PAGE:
[num_hidden, num_labels], stddev=0.05))
  layer4_biases = tf.Variable(tf.constant(1.0, shape=[num_labels]))

TensorFlow Model

We now define our Neural Network model. Hyperbolic Tangent is our activation function and rest is matrix algebra as we described in previous articles.

  # Model.
  def model(data):
    hidden = tf.tanh(tf.matmul(data, layer1_weights) + layer1_biases)
    hidden = tf.tanh(tf.matmul(hidden, layer2_weights) + layer2_biases)
    hidden = tf.tanh(tf.matmul(hidden, layer3_weights) + layer3_biases)
    return tf.matmul(hidden, layer4_weights) + layer4_biases

Training Model

Now we setup the training model and the optimizer to use, namely gradient descent. We also define what are the correct answers to compare against.

  # Training computation.
  logits = model(tf_train_dataset)
  loss = tf.nn.l2_loss( tf.sub(logits, tf_train_labels))

  # Optimizer.
  optimizer = tf.train.GradientDescentOptimizer(0.01).minimize(loss)
  # Predictions for the training, validation, and test data.
  train_prediction = logits
  valid_prediction = model(tf_valid_dataset)
  test_prediction = model(tf_test_dataset)
  next_prices = model(tf_final_dataset)

Run the Model

So far we have setup TensorFlow ready to go, but we haven’t calculated anything. This next set of code executes the training run. It will use the data we’ve provided in the configured batch size to train our network while printing out some intermediate information.

num_steps = 2052

with tf.Session(graph=graph) as session:
  for step in range(num_steps):
    offset = (step * batch_size) % (train_labels.shape[0] - batch_size)
    batch_data = train_dataset[offset:(offset + batch_size), :]
    batch_labels = train_labels[offset:(offset + batch_size), :]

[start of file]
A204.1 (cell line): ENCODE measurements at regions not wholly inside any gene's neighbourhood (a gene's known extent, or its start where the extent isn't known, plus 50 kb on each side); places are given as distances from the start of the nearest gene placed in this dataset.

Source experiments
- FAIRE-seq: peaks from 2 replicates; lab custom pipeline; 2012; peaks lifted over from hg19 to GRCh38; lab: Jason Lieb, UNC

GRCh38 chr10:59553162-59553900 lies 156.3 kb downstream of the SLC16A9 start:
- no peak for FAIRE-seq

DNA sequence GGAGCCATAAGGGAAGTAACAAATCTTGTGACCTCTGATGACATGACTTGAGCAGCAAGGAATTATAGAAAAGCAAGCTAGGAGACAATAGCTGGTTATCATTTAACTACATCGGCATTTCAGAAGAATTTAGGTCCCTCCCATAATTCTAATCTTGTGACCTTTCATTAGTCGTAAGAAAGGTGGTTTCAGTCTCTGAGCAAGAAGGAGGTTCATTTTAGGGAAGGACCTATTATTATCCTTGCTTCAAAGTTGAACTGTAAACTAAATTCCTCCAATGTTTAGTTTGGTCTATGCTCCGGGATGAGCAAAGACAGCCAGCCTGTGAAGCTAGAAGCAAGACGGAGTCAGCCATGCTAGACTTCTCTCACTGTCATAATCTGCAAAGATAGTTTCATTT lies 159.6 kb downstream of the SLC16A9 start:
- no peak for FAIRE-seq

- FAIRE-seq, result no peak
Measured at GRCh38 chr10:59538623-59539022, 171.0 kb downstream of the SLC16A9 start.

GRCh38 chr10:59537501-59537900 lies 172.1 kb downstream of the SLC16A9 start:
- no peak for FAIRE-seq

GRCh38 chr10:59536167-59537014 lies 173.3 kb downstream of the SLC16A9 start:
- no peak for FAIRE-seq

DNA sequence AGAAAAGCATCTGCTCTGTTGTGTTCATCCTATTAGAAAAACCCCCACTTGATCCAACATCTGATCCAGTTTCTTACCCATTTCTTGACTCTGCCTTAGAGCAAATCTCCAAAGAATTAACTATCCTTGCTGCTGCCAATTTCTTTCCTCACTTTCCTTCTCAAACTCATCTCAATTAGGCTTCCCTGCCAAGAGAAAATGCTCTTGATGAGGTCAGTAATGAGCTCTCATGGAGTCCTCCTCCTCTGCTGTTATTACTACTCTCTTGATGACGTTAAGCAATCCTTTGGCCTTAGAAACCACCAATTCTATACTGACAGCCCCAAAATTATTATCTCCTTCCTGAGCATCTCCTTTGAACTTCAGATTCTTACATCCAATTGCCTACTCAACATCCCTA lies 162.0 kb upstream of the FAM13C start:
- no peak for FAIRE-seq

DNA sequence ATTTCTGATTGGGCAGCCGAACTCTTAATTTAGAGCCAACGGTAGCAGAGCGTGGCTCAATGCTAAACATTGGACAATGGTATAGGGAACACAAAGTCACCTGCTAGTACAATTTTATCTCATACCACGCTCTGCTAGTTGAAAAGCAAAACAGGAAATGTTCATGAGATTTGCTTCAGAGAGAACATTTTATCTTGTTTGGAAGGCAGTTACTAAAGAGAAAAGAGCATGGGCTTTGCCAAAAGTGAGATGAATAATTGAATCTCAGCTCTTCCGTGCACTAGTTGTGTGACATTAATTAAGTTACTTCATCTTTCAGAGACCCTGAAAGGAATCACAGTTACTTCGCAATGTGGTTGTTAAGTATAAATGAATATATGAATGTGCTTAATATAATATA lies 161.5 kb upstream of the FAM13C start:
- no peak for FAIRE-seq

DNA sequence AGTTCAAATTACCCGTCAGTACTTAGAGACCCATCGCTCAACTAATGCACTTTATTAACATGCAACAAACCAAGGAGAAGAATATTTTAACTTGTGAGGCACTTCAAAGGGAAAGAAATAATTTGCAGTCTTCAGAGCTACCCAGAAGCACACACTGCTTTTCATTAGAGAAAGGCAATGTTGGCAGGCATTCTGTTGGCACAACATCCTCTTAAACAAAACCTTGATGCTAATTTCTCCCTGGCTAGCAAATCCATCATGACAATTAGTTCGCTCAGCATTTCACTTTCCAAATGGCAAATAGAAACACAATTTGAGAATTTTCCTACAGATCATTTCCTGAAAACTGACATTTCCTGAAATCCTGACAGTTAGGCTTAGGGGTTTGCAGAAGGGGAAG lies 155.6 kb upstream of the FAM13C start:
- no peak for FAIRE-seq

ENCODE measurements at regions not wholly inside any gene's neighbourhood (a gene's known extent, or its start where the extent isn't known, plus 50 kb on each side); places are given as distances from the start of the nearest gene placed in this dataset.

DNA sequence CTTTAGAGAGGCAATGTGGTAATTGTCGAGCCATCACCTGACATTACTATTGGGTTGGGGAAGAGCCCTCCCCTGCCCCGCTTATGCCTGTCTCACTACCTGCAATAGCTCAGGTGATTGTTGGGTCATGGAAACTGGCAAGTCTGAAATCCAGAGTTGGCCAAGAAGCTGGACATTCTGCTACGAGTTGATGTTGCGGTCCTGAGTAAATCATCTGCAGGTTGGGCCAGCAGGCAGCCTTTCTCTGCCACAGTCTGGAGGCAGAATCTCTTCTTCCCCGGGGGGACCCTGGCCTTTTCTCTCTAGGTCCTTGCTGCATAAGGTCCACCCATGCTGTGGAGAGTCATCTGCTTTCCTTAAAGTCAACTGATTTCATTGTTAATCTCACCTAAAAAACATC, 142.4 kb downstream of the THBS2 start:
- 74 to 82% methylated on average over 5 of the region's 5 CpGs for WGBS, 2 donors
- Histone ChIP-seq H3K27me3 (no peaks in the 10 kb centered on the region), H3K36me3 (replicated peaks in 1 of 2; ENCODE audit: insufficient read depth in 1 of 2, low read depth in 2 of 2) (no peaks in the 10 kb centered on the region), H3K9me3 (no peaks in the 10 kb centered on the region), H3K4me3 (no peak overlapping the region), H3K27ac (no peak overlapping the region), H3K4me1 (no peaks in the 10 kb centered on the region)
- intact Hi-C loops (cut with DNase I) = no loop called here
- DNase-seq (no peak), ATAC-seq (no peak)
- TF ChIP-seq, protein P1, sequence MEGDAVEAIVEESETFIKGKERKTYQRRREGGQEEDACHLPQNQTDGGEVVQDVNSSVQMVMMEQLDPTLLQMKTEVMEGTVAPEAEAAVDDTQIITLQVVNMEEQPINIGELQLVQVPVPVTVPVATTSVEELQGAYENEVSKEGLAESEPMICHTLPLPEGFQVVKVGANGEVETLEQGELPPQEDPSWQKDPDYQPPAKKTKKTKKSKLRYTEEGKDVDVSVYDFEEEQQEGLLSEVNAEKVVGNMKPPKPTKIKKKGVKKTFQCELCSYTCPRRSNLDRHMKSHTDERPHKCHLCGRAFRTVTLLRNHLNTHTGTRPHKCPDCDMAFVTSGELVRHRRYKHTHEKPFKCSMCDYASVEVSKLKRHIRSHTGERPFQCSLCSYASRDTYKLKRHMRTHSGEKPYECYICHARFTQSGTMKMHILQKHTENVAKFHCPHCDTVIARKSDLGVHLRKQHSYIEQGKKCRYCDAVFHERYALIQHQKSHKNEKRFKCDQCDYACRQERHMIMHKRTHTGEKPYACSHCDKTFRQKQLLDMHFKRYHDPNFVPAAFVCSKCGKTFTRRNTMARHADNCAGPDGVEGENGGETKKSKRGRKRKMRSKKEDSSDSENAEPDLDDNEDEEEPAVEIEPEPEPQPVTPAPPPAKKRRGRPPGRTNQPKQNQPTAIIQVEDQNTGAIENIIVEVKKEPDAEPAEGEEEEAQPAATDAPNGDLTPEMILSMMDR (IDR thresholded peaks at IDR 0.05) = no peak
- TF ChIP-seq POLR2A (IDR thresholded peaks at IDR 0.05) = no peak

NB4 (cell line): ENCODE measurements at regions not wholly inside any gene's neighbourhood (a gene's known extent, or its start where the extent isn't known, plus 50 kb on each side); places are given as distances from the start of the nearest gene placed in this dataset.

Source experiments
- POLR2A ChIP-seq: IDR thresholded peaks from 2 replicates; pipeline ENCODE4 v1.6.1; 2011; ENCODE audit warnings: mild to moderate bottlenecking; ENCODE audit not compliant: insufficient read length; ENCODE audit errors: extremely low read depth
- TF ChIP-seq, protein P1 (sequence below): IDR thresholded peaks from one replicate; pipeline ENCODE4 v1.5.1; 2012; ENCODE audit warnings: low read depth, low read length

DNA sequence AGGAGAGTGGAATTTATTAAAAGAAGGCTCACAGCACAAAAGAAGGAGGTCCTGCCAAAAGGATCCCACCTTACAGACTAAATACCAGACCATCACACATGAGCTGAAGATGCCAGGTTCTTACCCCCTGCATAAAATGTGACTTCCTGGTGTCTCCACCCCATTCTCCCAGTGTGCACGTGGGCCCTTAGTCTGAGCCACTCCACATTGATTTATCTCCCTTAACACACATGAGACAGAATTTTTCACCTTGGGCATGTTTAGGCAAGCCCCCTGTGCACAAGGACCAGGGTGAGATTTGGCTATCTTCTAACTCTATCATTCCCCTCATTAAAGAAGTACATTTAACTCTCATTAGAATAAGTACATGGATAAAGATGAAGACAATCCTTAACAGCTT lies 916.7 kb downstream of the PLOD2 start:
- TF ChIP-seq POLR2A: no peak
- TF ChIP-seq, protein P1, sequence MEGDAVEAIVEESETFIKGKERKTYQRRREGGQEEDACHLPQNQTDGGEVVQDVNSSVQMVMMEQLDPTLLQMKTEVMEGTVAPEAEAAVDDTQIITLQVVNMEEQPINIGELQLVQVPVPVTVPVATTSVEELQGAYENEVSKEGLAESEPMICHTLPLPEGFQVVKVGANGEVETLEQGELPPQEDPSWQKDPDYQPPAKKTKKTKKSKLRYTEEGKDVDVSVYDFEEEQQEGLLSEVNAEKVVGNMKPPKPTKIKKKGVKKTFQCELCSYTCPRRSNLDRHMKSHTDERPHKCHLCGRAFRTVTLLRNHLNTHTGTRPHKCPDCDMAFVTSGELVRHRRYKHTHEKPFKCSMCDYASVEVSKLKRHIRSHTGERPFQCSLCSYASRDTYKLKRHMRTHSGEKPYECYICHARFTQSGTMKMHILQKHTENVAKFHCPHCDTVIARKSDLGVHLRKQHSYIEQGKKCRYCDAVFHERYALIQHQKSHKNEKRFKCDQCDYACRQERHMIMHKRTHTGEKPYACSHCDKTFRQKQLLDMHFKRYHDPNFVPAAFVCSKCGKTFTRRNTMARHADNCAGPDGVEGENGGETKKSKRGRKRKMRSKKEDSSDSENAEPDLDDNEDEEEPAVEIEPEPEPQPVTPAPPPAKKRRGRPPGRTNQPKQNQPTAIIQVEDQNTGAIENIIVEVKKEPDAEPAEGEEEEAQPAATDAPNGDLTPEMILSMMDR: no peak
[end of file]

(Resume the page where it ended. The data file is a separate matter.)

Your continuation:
feed_dict = {tf_train_dataset : batch_data, tf_train_labels : batch_labels}
    _, l, predictions =
      [optimizer, loss, train_prediction], feed_dict=feed_dict)
    acc = accuracy(predictions, batch_labels)
    if (step % 100 == 0):
      print('Minibatch loss at step %d: %f' % (step, l))
      print('Minibatch accuracy: %.1f%%' % acc)
      if numValidData > 0:
          print('Validation accuracy: %.1f%%' % accuracy(
              valid_prediction.eval(), valid_labels))
  if numTestData > 0:        
      print('Test accuracy: %.1f%%' % accuracy(test_prediction.eval(), test_labels))

Make a Prediction

The final bit of code uses our trained model to make a prediction based on the last set of data we have (where we don’t know the right answer). If you get fresh stock market data for today, then the prediction will be for tomorrow’s price changes. If you run this late enough that Yahoo has updated its prices for the day, then you will get some real errors for comparison. Note that Yahoo is very slow and erratic about doing this, so be careful when reading this table.

predictions = next_prices.eval() * factors
  print("Stock    Last Close  Predict Chg   Predict Next      Current     Current Chg       Error")
  i = 0
  for x in dow30:
      yhfeed = Share(x)
      currentPrice = float(yhfeed.get_price())
      print( "%-6s  %9.2f  %9.2f       %9.2f       %9.2f     %9.2f     %9.2f" % (x,
             final_row_prices[0][i * NHistData + NHistData - 1] * factors[i],
             final_row_prices[0][i * NHistData + NHistData - 1] * factors[i] + predictions[0][i],
             currentPrice - final_row_prices[0][i * NHistData + NHistData - 1] * factors[i],
             abs(predictions[0][i] - (currentPrice - final_row_prices[0][i * NHistData + NHistData - 1] * factors[i]))) )
      i = i + 1


Below is a screenshot of one run predicting the stock changes for Sept. 22. Basically it didn’t do very well. We’ll talk about why and what to do about this in a future article. As you can see it is very conservative in its predictions.



This article shows the code for training and executing a very simple Neural Network using TensorFlow. Definitely don’t bet on the stock market based on this model, it is very simple at this point. We still need to add a number of elements to start making this into a useful model which we’ll look at in future articles.